May 17, 2024

Hoping for a Mast Crop

Male catkins mix with new leaves on Gambel Oak.
Walking around, I see a pretty good mix of leaves and flowers on the scrub (Gambel) oak. Because it grows in clone clusters, some are already mostly leafed while others are just beginning. 

I suppose that the biologists would claim that there is evolutionary advantage there: if the early bloomers are hit by frost, the late-bloomers might still be safe. 

I just remember last year driving past miles of frost-killed catkins—which meant few if any acorns formed, so many calories of wildlife food were just not there.

When a wildlife biologist refers to "the mast crop," I get warm tingles, because that word goes way way back connectimg our Colorado forests in a sense to the forests where Old English and its predecessors was spoken.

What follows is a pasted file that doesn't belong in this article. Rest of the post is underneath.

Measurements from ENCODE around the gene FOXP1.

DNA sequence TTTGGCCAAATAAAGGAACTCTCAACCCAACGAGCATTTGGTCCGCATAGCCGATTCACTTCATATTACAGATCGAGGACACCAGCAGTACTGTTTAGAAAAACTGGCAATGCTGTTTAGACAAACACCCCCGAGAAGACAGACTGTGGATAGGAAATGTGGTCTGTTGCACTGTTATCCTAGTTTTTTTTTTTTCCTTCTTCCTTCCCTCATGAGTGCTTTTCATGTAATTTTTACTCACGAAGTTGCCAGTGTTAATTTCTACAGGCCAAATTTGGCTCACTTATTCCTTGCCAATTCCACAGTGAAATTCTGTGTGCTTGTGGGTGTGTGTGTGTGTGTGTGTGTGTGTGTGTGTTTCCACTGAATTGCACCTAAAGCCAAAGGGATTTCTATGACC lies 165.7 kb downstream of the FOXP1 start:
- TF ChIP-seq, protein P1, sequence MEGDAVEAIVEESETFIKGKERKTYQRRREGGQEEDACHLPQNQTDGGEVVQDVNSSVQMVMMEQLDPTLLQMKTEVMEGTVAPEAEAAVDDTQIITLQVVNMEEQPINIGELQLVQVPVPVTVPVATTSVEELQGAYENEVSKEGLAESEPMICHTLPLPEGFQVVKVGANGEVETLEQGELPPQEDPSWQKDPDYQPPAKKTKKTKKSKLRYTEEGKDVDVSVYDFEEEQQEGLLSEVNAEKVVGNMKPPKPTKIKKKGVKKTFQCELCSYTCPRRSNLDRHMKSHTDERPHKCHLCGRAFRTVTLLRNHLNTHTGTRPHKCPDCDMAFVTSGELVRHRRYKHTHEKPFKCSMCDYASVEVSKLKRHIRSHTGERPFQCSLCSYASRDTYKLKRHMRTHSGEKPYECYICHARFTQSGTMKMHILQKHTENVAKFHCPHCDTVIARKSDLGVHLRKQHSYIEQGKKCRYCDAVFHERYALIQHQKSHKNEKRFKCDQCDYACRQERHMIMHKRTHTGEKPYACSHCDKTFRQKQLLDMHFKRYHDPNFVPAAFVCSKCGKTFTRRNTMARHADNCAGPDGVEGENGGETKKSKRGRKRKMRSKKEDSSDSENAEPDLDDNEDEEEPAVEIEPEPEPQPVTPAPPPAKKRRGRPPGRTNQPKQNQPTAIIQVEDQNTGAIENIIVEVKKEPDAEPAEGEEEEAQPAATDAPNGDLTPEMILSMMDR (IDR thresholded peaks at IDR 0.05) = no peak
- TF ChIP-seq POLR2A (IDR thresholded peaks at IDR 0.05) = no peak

"Fallen nuts or acorns serving as food for animals." Old English mæst, the collective name for the fruit of the beech, oak, chestnut, and other forest trees, especially serving as food for swine, from Proto-Germanic *masto (source also of Dutch, Old High German, German mast "mast;" Old English verb mæsten "to fatten, feed"), perhaps from PIE *mad-sta-, from root *mad- "moist, wet," also used of various qualities of food (source also of Sanskrit madati "it bubbles, gladdens," medah "fat, marrow;" Latin madere "be sodden, be drunk;" Middle Persian mast "drunk;" Old English mete "food," Old High German muos "meal, mush-like food," Gothic mats "food").

No comments: